|L-R: Cirsium vulgare (Bull thistle), Navarretia breweri (Brewer's navarretia), Calochortus albus (Fairy lantern), Calandrinia ciliata (Red maids), Calycoseris parryi (Yellow tackstem).
In the following names, the stressed vowel is the one preceding the stress mark. It is not always easy to ascertain where such stress should be placed, especially in the case of epithets derived from personal names. I have tried to follow the principle of maintaining the stress of the original name as outlined in the Jepson Manual, and have abandoned it only when it was just too awkward. In the case of some names, I have listed them
either some disagreement or conflict in the rules of pronunciation, some uncertainty on my part as to the correct pronunciation, or that simply sometimes there is no single correct pronunciation. In other instances, the way I record it is just that which sounds right to my ear.
- quadrangular'is: four-angled (ref. Cicendia quadrangularis)
- quadrangula'ta: same as quadrangularis (ref. Eleocharis quadrangulata)
- quadricosta'ta: four-ribbed (ref. Cusickiella quadricostata)
- quadrifo'lia: four-leaved or -needled (ref.
- quadriperfora'ta: with four perforations (ref. Camissonia tanacetifolia
- quadripet'alum: with four petals (ref. Calyptridium quadripetalum)
- quadriradia'ta: with four ray florets or with four radiating structures
(ref. Galinsoga quadriradiata)
- quadrival'vis: with four valves (ref.
- quadrivul'nera: the root vulner
comes from Latin vulnerator, one who wounds or mutilates, in
turn from vulnus, a wound, or vulnero, to injure, damage,
so this means something like "with four wounds or injuries."
The Clarkia which bears this name has 4 petals, each of which
has a darker pinkish-purple spot on it, as if it were wounded and
bleeding (ref. Clarkia purpurea ssp. quadrivulnera)
- qua'mash: according to Wikipedia, "The name Quamash is a Native
American term for the plant's bulb, which was gathered and used as
a food source by tribes in the Pacific Northwest. The bulbs were harvested
and pit-roasted or boiled by women of the Nez Perce, Cree, and Blackfoot
tribes. It also provided a valuable food source for the members of
the Lewis and Clark expedition (1804-1806)." (ref. Camassia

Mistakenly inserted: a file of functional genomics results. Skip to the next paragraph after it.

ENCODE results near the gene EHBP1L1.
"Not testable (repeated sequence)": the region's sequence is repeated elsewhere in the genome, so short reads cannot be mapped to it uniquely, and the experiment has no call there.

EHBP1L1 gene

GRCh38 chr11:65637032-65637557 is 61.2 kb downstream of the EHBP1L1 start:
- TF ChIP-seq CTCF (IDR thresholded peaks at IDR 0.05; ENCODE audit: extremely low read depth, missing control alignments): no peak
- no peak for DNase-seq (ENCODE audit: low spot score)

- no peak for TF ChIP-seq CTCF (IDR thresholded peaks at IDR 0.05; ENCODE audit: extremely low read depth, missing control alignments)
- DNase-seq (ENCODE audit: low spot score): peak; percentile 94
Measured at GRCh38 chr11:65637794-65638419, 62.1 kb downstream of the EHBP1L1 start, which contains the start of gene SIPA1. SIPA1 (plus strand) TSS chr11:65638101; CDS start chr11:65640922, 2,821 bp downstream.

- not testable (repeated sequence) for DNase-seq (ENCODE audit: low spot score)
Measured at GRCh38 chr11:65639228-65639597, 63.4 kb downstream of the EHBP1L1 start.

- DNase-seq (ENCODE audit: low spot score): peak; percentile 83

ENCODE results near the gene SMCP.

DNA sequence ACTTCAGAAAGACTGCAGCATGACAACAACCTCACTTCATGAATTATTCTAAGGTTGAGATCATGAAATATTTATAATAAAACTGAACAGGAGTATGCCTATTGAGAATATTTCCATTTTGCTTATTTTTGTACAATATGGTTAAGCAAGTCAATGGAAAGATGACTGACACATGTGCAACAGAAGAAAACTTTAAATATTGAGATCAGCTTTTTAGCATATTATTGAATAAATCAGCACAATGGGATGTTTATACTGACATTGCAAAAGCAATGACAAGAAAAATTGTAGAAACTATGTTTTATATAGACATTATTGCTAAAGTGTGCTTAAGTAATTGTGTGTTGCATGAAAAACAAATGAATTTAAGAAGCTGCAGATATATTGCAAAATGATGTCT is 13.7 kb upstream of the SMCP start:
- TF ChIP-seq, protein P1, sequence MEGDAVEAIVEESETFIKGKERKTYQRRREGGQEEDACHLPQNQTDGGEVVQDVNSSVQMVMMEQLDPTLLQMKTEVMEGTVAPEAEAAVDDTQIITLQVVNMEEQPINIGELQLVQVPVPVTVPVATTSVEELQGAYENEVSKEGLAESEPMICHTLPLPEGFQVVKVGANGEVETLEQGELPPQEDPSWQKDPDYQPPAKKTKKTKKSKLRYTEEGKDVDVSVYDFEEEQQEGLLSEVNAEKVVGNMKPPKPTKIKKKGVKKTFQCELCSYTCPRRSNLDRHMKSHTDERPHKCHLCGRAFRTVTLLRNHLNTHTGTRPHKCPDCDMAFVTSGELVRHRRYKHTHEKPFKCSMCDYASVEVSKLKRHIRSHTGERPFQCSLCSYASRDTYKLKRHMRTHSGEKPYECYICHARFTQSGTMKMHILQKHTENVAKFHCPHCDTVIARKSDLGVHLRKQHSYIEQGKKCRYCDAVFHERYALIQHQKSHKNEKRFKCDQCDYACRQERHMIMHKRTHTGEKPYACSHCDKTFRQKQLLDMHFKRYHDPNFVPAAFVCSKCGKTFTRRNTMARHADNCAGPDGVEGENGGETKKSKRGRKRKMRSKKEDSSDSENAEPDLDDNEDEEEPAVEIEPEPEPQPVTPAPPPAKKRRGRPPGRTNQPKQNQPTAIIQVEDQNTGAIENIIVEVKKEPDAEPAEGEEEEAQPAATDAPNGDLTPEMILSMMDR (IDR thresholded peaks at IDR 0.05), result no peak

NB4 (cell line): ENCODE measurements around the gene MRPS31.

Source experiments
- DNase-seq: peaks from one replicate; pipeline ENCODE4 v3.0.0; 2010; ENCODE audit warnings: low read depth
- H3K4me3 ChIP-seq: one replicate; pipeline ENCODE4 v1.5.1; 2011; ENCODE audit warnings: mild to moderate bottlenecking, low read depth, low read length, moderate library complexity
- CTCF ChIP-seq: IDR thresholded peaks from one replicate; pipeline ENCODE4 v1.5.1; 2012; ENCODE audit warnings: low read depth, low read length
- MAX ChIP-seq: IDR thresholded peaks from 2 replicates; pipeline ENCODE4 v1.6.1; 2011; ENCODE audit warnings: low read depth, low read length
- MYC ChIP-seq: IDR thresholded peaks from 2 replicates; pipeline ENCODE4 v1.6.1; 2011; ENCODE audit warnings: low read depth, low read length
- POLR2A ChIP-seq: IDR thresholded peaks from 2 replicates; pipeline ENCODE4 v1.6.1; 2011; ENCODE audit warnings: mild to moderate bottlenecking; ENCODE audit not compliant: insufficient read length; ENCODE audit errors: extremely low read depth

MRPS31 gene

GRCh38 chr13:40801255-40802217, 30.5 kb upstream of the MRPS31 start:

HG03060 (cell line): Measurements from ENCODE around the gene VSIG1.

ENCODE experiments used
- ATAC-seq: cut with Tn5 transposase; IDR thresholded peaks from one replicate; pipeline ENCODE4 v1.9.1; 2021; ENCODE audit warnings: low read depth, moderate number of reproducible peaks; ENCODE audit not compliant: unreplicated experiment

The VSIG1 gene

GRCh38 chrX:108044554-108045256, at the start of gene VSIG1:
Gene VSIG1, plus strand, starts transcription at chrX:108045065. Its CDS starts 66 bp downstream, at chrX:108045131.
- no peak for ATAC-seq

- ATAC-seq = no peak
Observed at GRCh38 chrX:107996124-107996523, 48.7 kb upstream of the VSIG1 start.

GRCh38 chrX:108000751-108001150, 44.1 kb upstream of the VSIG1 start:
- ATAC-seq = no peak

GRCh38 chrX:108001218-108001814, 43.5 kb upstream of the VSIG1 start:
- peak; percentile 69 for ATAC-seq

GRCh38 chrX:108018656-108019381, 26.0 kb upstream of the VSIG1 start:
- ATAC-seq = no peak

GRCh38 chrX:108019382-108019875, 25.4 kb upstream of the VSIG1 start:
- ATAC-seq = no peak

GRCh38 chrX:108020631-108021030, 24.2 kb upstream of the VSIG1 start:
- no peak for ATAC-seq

- quercetor'um: of oak woods (ref. Ribes
purpurea ssp. quercetorum)
- quercifo'lium: with leaves like those of genus Quercus (ref.
- quercin'us: relating to oaks
- Quer'cus: the classical Latin name for the
oak from Roman times, interestingly no certain derivation for the name, possibly from the Celtic quer, "fine,"
and cuez, "tree."
John Cameron's Gaelic names of plants (Scottish and Irish): collected and arranged in scientific order, with notes on their etymology, their uses, plant superstitions, etc., among the Celts, with copious Gaelic, English, and scientific names (1883)
"Quercus — Said in botanical works to be from the Celtic, quer, fine. There is no such word in any Celtic dialect, and even [Arnold] Pictet has failed, after expending two pages on it, to explain it."
Another source (Gledhill) says that it shares the same linguistic derivation as the Arabic al-qurk and the word cork. (ref. genus Quercus)
- quick'ii: after Clarence Roy Quick (1902-1987), plant ecologist who
worked for the U.S. Department of Agriculture. He was a forest ecologist
for the U.S. Forest Service and a plant pathologist and consultant
for the Pacific Southwest Forest and Range Experimental Station. Some
of his areas of research included seed germination, dormancy and longevity,
ecology of forests and forest species, and chemical control of plants
and tree diseases. He wrote articles on gooseberries, blister rust,
fungicides and germination of Ceanothus seeds (ref. Phacelia
- quinquiflor'a: with five flowers (ref. Eleocharis quinqueflora)
- quiten'sis: of or from Quito, Ecuador